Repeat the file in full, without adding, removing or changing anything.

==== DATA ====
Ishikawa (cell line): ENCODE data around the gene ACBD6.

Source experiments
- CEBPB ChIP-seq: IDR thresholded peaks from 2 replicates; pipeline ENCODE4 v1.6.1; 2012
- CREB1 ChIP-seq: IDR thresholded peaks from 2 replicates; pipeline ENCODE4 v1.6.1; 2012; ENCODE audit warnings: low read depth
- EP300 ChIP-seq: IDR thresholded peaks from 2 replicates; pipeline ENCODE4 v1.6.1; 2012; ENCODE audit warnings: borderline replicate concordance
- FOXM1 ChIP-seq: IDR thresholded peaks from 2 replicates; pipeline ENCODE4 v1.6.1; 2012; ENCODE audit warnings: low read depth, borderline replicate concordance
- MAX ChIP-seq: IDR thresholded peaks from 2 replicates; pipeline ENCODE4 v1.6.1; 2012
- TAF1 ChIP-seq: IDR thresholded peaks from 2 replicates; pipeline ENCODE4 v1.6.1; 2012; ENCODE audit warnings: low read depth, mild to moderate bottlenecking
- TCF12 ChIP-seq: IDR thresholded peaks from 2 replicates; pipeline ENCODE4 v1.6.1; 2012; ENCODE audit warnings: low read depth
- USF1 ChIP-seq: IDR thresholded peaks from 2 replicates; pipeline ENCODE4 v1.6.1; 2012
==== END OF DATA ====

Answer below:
Ishikawa (cell line): ENCODE data around the gene ACBD6.

Source experiments
- CEBPB ChIP-seq: IDR thresholded peaks from 2 replicates; pipeline ENCODE4 v1.6.1; 2012
- CREB1 ChIP-seq: IDR thresholded peaks from 2 replicates; pipeline ENCODE4 v1.6.1; 2012; ENCODE audit warnings: low read depth
- EP300 ChIP-seq: IDR thresholded peaks from 2 replicates; pipeline ENCODE4 v1.6.1; 2012; ENCODE audit warnings: borderline replicate concordance
- FOXM1 ChIP-seq: IDR thresholded peaks from 2 replicates; pipeline ENCODE4 v1.6.1; 2012; ENCODE audit warnings: low read depth, borderline replicate concordance
- MAX ChIP-seq: IDR thresholded peaks from 2 replicates; pipeline ENCODE4 v1.6.1; 2012
- TAF1 ChIP-seq: IDR thresholded peaks from 2 replicates; pipeline ENCODE4 v1.6.1; 2012; ENCODE audit warnings: low read depth, mild to moderate bottlenecking
- TCF12 ChIP-seq: IDR thresholded peaks from 2 replicates; pipeline ENCODE4 v1.6.1; 2012; ENCODE audit warnings: low read depth
- USF1 ChIP-seq: IDR thresholded peaks from 2 replicates; pipeline ENCODE4 v1.6.1; 2012